Later, as the men of his squad chase after the villains of the series, Buaku and the Puma twins, they’re waylaid by – oh, the irony – giant inflatable dicks. They spring up from the road too fast for the tanks to roll over the flat panels they erect from unscathed. It’s not the first time these criminals have taken the ‘male’-ness Brenten is so proud of and weaponized it against the police; they used a strip-tease to trick men surrounding them into lowering their guard. The Puma twins were, after all, created to be ‘love dolls’; their rebellion into crime is also a turning-of-the-tables when it comes to masculine power over women. It’s the femme fatale stereotype in one sense, but the giant inflatable dicks emphasize that it’s the men who are undoing themselves.

Yet, Bonaparte goes over the dick-traps with ease, being lighter and faster than all of the regulation Tanks. There may be some stereotype of femininity here; the girl is more graceful, and can overcome obstacles that men with their love of things massive can’t. But it would be more productive to read Leona as being satisfied with smaller things purely on a professional level. She comes from the motorcycle cops, preferring speed and efficiency over how impressive something looks. Her tank is small enough to not cause disruptions to the street, while Brenten’s Tank Special and the giant patrol tanks of the Tank Police are always shown making rubble out of the city they’re said to protect. This cycles back to the very opening of the series; the police chief’s demand for more firepower, while the Mayor knows how much more destruction the Tank Police will cause.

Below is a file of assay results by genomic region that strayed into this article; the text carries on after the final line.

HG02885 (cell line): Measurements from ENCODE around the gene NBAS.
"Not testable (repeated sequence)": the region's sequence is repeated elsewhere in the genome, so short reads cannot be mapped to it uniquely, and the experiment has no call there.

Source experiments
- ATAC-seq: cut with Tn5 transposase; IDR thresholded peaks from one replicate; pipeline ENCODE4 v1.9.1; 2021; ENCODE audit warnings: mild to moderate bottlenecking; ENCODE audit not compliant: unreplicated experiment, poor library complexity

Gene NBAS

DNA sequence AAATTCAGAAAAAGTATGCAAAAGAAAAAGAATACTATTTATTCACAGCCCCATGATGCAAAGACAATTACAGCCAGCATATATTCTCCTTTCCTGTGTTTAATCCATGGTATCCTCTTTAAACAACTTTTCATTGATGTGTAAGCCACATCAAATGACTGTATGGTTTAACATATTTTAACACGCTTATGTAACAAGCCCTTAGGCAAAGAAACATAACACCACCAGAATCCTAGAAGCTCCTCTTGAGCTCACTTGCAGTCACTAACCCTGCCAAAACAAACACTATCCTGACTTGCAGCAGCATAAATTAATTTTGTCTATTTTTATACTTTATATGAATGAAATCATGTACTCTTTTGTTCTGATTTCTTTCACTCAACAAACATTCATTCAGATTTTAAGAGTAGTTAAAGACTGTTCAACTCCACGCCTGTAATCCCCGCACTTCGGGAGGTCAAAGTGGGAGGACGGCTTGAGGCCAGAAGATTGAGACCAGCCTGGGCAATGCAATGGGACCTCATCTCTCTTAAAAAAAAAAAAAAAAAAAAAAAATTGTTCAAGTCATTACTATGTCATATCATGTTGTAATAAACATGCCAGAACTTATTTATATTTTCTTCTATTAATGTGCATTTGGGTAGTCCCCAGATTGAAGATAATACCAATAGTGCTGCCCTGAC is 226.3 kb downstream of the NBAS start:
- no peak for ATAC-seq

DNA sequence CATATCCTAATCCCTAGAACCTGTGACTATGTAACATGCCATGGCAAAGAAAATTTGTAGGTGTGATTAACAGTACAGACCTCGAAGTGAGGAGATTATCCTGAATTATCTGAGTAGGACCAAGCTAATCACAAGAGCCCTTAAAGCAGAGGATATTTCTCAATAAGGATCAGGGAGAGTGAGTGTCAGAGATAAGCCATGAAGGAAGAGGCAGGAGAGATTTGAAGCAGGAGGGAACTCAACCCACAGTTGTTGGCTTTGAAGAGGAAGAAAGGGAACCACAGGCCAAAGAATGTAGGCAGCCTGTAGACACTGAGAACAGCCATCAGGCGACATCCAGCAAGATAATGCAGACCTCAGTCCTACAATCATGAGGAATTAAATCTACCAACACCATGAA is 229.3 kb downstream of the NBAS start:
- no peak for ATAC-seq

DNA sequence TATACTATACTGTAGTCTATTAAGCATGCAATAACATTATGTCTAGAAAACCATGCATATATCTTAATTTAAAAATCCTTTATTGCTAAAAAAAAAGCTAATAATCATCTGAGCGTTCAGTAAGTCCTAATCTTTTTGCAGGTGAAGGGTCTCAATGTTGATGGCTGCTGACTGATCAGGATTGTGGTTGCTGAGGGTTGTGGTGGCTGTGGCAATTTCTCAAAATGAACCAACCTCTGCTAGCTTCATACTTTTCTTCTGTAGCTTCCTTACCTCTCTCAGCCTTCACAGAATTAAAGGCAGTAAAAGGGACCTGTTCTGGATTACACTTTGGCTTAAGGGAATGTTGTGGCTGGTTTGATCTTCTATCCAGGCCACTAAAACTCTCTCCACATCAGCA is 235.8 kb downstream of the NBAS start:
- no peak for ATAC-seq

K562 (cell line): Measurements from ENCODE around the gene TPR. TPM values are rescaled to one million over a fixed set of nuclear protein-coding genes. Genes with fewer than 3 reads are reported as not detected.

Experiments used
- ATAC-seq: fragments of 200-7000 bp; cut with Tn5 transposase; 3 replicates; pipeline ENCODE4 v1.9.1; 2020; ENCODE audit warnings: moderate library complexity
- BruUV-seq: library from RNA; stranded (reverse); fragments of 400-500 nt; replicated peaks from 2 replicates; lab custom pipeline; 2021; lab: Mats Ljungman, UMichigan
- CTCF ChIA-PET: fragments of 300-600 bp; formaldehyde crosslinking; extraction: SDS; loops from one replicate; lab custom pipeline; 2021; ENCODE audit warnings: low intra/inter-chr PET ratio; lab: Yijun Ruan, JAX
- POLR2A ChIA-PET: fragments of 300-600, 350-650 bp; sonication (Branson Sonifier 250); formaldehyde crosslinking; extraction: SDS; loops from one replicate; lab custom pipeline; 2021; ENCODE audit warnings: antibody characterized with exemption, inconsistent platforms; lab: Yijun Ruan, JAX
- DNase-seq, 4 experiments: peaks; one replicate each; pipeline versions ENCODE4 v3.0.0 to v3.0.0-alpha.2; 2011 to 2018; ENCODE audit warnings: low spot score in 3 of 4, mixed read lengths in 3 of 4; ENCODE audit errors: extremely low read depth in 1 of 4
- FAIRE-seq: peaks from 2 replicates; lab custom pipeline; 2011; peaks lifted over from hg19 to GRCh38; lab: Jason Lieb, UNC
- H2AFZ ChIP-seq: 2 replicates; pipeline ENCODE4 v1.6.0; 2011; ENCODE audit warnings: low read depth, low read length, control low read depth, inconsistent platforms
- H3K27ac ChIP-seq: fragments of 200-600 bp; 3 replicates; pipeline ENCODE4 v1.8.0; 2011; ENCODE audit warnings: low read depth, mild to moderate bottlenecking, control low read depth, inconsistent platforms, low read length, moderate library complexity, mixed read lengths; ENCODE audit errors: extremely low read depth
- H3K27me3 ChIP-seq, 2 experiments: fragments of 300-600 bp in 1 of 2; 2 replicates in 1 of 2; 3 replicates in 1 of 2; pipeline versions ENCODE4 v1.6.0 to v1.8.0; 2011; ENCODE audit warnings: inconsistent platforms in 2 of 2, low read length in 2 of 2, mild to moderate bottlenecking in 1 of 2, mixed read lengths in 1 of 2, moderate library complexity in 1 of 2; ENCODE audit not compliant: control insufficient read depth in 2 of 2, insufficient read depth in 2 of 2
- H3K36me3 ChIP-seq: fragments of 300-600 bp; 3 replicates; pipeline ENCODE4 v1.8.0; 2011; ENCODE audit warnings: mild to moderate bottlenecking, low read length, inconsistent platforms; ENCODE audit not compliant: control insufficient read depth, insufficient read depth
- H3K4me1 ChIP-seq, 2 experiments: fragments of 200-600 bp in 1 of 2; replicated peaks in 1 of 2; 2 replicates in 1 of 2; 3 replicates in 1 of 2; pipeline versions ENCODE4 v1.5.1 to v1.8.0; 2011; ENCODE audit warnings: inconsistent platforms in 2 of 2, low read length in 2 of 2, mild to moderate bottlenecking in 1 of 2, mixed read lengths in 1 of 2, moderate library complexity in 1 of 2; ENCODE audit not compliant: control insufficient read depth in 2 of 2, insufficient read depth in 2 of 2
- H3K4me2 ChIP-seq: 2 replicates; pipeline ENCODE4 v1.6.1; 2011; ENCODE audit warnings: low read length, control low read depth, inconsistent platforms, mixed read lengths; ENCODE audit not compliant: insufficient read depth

Dominion offers an inversion to what we see in Build Fighters. While Gundam gets painted as a world where men understand the function of their machines the most, in the Tank Police it’s the men that are going for style over substance. Leona’s Tank is far more fitted to her job than any of the regulation machines – doubly so when we consider the gigantic Tank Special, which Brenten relinquished control of over just one bump on the road.

Even when Leona is ‘captured’ towards the end of the series, she remains to have agency and an active, developing character to everything she does. As Buaku is revealed to be more of a victim than an offender, it’s worth thinking how Brenten is too a victim of the ‘tradition’ that’s been passed down to him. As much as it oppresses women out of his force, it also holds him back from being useful in society. The city crumbles around him and his men while they keep to this idea of ‘the bigger the better’; if Brenten had a tank as big as he wanted, there’d be no city left to defend. Through Brenten’s foolish principles, and through Leona’s defiance of them, Dominion criticizes the kind of exclusive masculinity that makes a ruin of society around it while claiming manliness still needs to be bigger, even though it crumbles itself in the face of female authority.


Furthering that, while the chief and all the men cower at being criticized for being too destructive, Leona actually stands up for them. She bears the burden of the whole squad’s destruction on her own back, and actually justifies it from her perspective. A city left intact is no city if criminals are able to run free, after all. Leona doesn’t just challenge the Tank Police’s masculinity with her more functional Bonaparte; she robs their bigness, their destructive tendencies, of the masculinity they ascribe to those things. She fixes herself as an androgynous icon that at no point genders any kind of behaviour in the series. Destroying things isn’t a manly thing; it’s just something the police have to do sometimes. The police that she’s fully part of.